Coe warns transgender athletes pose risk to integrity of women’s sport

  • World Athletics president calls for new rules across all sports
  • Warning comes after Lia Thomas wins NCAA swimming title

Sebastian Coe has claimed that the “integrity and future of women’s sport” is at stake after the American swimmer Lia Thomas became the first transgender woman to win an NCAA swimming championship last week. The World Athletics president also called on the International Olympic Committee to introduce regulations that can be applied across every sport and insisted that “gender cannot trump biology”.

Thomas, who swam for the University of Pennsylvania men’s team for three seasons before starting hormone replacement therapy in 2019, made history by winning the 500-yard freestyle in Atlanta but has faced protests since starting to compete as a woman. Asked how important the challenge of transgender women is in athletics, Lord Coe said: “I think that the integrity of women’s sport – if we don’t get this right – and actually the future of women’s sport, is very fragile.”

Under Coe’s watch, World Athletics has introduced strict rules for transgender athletes that mean they must keep their testosterone levels under a certain limit for at least 12 months before being allowed to compete internationally. Athletes with DSD (difference of sexual development) such as South Africa’s Caster Semenya have also been forced to restrict their testosterone levels for six months to be permitted to compete internationally over certain distances.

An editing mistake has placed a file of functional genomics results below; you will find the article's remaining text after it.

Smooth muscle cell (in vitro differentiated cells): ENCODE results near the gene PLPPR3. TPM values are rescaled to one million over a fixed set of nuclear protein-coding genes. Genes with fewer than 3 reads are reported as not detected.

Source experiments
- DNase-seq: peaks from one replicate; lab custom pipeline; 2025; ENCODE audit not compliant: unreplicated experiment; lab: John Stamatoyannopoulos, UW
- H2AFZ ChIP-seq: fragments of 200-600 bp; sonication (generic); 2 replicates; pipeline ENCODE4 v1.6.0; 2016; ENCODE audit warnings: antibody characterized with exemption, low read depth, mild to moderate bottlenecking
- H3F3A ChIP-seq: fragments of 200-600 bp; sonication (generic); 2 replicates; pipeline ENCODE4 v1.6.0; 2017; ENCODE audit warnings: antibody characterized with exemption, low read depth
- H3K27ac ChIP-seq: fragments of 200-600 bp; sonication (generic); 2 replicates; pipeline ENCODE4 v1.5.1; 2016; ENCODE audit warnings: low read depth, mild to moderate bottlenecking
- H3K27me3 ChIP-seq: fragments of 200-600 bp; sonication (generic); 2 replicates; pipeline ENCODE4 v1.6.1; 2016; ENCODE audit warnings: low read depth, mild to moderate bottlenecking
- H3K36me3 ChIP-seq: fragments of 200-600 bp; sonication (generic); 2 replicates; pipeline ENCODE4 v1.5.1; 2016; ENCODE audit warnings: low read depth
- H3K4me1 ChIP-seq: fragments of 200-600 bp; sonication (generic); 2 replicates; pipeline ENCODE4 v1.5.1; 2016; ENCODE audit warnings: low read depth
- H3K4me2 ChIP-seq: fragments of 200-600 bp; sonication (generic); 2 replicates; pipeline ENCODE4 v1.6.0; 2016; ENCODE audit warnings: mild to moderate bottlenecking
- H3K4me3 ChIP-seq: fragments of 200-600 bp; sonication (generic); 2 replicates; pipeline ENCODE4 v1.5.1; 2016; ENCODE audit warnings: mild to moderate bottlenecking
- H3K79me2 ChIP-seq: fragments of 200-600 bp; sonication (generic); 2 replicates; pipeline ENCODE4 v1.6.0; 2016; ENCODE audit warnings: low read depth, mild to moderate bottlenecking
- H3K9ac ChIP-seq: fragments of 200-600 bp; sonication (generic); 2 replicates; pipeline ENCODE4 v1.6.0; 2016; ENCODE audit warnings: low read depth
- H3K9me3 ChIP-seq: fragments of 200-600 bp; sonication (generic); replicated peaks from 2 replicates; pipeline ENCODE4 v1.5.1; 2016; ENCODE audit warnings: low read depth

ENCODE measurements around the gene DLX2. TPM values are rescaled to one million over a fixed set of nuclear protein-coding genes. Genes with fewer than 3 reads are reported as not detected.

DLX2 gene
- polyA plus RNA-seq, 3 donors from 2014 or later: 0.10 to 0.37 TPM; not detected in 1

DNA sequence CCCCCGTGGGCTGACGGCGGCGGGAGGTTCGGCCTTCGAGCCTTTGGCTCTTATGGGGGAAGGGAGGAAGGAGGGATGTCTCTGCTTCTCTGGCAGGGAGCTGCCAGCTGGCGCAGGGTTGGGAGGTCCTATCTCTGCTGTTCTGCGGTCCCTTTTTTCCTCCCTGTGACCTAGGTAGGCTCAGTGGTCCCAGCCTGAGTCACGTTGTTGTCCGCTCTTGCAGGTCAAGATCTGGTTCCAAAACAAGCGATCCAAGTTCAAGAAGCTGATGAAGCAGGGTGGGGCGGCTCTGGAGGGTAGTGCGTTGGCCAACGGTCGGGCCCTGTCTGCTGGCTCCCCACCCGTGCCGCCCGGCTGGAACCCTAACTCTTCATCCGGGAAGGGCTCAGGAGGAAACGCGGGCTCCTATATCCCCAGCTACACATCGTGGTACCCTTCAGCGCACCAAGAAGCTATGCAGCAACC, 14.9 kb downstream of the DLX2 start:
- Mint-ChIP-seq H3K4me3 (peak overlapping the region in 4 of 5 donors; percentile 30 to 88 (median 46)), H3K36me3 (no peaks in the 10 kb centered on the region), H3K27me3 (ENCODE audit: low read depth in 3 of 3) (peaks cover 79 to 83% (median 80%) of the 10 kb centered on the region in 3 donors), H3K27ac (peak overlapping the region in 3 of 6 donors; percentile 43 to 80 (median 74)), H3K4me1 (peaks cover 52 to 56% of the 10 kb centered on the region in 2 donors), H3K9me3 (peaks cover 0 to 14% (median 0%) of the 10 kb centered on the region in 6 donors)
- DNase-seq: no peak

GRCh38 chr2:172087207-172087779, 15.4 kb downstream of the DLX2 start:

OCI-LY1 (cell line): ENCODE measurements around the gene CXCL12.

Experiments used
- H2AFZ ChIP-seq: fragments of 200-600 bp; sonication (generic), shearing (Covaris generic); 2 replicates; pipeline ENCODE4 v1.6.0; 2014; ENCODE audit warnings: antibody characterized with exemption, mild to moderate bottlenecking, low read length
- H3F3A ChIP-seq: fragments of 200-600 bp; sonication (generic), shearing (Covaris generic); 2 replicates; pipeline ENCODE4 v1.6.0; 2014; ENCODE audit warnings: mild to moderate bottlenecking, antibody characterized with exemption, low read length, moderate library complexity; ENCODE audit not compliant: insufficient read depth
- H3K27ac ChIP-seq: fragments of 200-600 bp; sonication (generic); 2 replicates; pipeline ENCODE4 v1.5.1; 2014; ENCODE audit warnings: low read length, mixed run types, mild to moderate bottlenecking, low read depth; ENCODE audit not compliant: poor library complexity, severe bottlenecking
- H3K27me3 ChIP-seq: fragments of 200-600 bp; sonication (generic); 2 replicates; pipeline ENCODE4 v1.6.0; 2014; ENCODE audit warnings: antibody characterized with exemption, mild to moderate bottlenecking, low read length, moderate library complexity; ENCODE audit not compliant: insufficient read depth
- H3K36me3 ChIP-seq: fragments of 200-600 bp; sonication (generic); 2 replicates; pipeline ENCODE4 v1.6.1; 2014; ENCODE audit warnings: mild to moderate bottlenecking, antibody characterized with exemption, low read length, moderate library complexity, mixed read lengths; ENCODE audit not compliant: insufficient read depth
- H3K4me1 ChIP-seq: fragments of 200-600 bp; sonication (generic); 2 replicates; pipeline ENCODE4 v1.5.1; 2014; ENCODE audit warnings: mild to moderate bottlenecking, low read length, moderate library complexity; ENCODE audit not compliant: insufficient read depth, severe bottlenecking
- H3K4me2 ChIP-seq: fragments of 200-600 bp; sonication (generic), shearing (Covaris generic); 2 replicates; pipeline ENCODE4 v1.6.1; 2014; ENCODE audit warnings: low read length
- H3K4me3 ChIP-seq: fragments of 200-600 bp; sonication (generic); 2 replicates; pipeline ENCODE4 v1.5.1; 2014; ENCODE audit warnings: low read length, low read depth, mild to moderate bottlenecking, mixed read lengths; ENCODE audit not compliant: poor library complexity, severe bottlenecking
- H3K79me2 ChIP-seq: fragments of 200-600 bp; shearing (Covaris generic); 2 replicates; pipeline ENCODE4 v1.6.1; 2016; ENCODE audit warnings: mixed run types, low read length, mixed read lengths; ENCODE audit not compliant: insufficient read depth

Sebastian Coe has been forthright in his views on transgender athletes in his role of president of World Athletics.
Sebastian Coe has been forthright in his views on transgender athletes in his role of president of World Athletics. Photograph: Nikola Krstic/Shutterstock

“There is no question to me that testosterone is the key determinant in performance,” Coe told the Daily Telegraph. “If you look at the nature of 12– or 13-year-old girls, I remember my daughters would regularly outrun male counterparts in their class, but as soon as puberty kicks in that gap opens and it remains. He added: “Gender cannot trump biology. As a federation president, I do not have that luxury. It is a luxury that other organisations not at the practical end of having to deal with these issues have. But as far as I am concerned, the scientific evidence, the peer-reviewed work we have done, those regulations are the right approach.”

Asked how he might feel when athletics encounters its first transgender woman winning races like Thomas, he added: “You can’t be oblivious to public sentiment, of course not. But science is important. If I wasn’t satisfied with the science that we have and the experts that have been working on this for a long time, this would be a very different landscape. It is not something you can keep farming off onto the member federations.”


Ed Aarons

The GuardianTramp

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